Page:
European Union – drone regulations
New drone regulation was recently passed on a European level: the Commission Implementing Regulation (EU) 2019/947 and the Commission Delegated Regulation (EU) 2019/945, both of which entered into force on 1 July 2019. The Delegated Regulation became applicable on that same day, whereas the Implementing Regulation, holding the actual rules and procedures for the operation of drones (or Unmanned Aircraft Systems), will become applicable on 1 July 2020.
In the Implementing Regulation, there are three key elements relevant to the registration as an operator, the registration of the drone and the competency of the drone pilot.
1 Three categories have been identified in which drone operations would take place:
- an open category
- a specific category
- the certified category.
These categories, 'open' being the 'lowest' one, are risk-based and take into account multiple elements, such as maximum take-off mass (MTOM) and whether the drone will be flown over a crowd.
2 A difference is made between the remote pilot and the operator of the drone. Whereas the remote pilot is the natural person responsible for safely conducting the flight by operating its flight controls, the operator means the natural person or legal entity operating or intending to operate the drone. The latter could therefore be regarded as the person responsible for the drone being flown, while it will not always be the pilot.
3 The regulation makes the distinction between a drone and a toy, the latter being a product designed or intended for use in play by children under 14 years of age (see Directive 2009/48/EC).
Drone operations in the 'lowest' or so called open category, which applies to drones with a MTOM of less than 25kg, might still require the operator to register. The Implementing Regulation requires that the operator must be registered if the drone:
(i) has a MTOM of 250g or more, or
(ii) can transfer above 80 Joules of kinetic energy to a human in case of an impact.
If, however, the drone is lighter than one of the above criteria, but is equipped with a sensor able to capture personal data (e.g. a camera), the drone operator must still be registered. Hence, contrary to the current UK rules, even operators of drones with a MTOM below 250g that have such a sensor or camera on board will have to register.
Operators of drones in the 'specific' and 'certified' categories will also have to be registered. Member States may enable model aircraft clubs and associations to register their members into the registration systems on their behalf.
Upon registration, the operator will receive a unique digital registration number for UAS operators. This registration number shall be established on the basis of standards that support the interoperability of the registration systems and must be displayed on the drone.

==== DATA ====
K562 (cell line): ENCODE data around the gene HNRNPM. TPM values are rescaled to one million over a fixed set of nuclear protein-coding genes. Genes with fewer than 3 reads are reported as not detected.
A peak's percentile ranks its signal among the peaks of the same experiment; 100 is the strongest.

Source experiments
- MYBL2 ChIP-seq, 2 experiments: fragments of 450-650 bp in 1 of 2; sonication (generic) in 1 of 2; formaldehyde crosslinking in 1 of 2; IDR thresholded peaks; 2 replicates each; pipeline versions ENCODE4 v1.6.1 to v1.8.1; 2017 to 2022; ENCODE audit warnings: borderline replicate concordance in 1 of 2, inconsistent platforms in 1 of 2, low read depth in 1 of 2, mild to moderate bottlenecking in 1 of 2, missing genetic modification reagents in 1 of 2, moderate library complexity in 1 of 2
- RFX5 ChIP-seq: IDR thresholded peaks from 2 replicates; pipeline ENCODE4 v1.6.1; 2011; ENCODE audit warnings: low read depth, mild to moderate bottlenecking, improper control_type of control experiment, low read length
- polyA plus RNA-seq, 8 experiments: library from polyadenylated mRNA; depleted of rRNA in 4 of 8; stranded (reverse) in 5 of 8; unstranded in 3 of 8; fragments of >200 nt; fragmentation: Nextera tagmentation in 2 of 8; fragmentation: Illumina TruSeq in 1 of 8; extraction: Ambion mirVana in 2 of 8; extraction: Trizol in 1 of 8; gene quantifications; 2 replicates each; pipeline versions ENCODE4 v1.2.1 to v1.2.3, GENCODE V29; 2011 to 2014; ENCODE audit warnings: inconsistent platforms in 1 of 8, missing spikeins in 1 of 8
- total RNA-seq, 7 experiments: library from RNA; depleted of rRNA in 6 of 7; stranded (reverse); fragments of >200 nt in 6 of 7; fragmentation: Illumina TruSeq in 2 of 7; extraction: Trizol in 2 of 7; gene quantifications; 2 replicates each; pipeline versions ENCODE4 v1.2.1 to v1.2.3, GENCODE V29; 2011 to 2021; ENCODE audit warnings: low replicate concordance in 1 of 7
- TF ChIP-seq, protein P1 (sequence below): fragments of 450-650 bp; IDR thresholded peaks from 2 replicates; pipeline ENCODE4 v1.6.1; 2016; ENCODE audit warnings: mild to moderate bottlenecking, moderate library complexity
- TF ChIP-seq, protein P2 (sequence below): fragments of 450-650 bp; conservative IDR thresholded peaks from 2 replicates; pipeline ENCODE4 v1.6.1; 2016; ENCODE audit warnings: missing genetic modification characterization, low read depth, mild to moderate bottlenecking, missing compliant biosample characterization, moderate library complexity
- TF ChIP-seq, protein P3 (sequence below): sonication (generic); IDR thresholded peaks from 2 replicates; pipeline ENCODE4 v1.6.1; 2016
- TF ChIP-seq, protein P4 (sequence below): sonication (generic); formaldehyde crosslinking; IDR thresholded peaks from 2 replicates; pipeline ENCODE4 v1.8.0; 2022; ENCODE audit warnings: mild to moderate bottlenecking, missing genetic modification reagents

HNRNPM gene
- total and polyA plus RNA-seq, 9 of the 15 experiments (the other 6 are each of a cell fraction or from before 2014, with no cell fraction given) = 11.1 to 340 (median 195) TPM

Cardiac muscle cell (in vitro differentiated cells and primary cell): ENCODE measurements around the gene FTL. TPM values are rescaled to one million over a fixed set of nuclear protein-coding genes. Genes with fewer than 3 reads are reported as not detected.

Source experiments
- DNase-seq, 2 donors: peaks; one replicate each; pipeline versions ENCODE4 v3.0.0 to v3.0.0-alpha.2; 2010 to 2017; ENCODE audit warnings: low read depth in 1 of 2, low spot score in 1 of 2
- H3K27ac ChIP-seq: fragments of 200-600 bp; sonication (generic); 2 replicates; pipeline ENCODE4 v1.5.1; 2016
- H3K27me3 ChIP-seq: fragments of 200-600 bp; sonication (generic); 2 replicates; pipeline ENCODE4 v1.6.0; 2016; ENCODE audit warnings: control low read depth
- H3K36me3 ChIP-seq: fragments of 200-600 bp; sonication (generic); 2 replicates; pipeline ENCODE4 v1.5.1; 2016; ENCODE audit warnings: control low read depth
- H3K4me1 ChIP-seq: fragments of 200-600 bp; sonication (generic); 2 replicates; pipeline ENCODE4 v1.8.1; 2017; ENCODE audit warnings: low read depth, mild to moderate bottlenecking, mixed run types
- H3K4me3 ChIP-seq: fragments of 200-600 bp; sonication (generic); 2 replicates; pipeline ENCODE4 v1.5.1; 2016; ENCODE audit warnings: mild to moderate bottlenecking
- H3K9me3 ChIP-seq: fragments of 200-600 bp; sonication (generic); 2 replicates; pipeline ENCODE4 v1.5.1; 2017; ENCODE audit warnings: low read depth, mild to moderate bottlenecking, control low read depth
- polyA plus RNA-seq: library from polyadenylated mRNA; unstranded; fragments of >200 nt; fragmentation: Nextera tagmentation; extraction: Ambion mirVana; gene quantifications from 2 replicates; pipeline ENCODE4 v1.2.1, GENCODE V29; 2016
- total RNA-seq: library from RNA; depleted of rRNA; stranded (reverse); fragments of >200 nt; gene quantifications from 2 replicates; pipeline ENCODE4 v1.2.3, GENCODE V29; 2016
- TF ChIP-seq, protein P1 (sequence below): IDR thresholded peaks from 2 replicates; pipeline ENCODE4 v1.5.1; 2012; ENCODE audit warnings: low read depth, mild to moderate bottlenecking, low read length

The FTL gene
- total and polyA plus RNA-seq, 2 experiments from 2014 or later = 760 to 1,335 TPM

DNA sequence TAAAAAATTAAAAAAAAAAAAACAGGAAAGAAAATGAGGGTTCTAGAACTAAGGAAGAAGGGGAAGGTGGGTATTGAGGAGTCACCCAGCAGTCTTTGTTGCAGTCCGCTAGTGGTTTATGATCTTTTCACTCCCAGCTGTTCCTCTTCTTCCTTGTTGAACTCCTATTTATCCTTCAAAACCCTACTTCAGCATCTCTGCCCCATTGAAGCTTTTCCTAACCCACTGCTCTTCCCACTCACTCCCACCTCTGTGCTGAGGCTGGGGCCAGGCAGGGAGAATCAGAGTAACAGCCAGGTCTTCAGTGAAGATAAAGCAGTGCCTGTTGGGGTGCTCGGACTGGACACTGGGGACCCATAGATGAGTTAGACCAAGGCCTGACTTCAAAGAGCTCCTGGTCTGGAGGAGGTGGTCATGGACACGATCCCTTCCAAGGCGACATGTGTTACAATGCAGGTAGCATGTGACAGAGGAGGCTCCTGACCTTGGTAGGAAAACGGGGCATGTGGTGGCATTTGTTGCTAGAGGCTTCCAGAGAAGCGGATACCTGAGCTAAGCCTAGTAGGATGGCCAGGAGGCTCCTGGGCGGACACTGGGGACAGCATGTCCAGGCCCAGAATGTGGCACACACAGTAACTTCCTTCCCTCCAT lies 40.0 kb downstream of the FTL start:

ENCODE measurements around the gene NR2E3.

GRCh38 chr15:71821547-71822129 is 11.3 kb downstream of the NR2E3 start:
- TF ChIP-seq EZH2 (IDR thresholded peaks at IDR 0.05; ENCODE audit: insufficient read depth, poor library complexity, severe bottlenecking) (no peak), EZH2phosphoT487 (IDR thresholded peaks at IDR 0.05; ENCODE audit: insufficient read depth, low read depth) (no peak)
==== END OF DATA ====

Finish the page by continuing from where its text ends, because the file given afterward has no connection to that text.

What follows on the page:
Scope of the new rules
Whilst the new rules unify the drone regulation in the European Union, in essence the registration of UAS operators itself remains a national affair. The Implementing Regulation provides that UAS operators shall register themselves in the Member State where they have their residence as a natural person, or where they have their principal place of business in case of a legal person. Further, it is stated that an operator can only be registered in one Member State at any one time.
In addition, the remote pilot who wants to fly a drone that has a MTOM of 250g or more, will at least have to follow an online training and an online test. This condition applies as well to remote pilots who want to fly a drone of less than 250g with an exception if the drone is (i) privately built, (ii) placed on the market before 1 July 2022, or (iii) considered a toy.
Only a drone that falls in the certified category will have to be registered, as operations with such drones are considered to pose a similar safety risk as manned aircraft. In that case the drone or unmanned aircraft will receive a nationality and registration mark that has to be painted on the drone.
These new EU regulations will replace the current legislation in all EU member states on 1 July 2020. However, for some provisions, a transition period is put in place. For example, Member States have until 1 July 2021 to ensure that the information on the geographical zones, including their period of validity, is made publicly available in a common unique digital format. Manufacturers are given a three year transition period to comply with the geo-fencing requirements.
We will watch with interest how the individual Member States implement the new drone regulation and how they will practically organise the registration of operators. It also remains to be seen how the Member States will guarantee compliance with this new set of drone regulation and how infringements will be sanctioned.
Related item: Docu-video - The future of drone regulation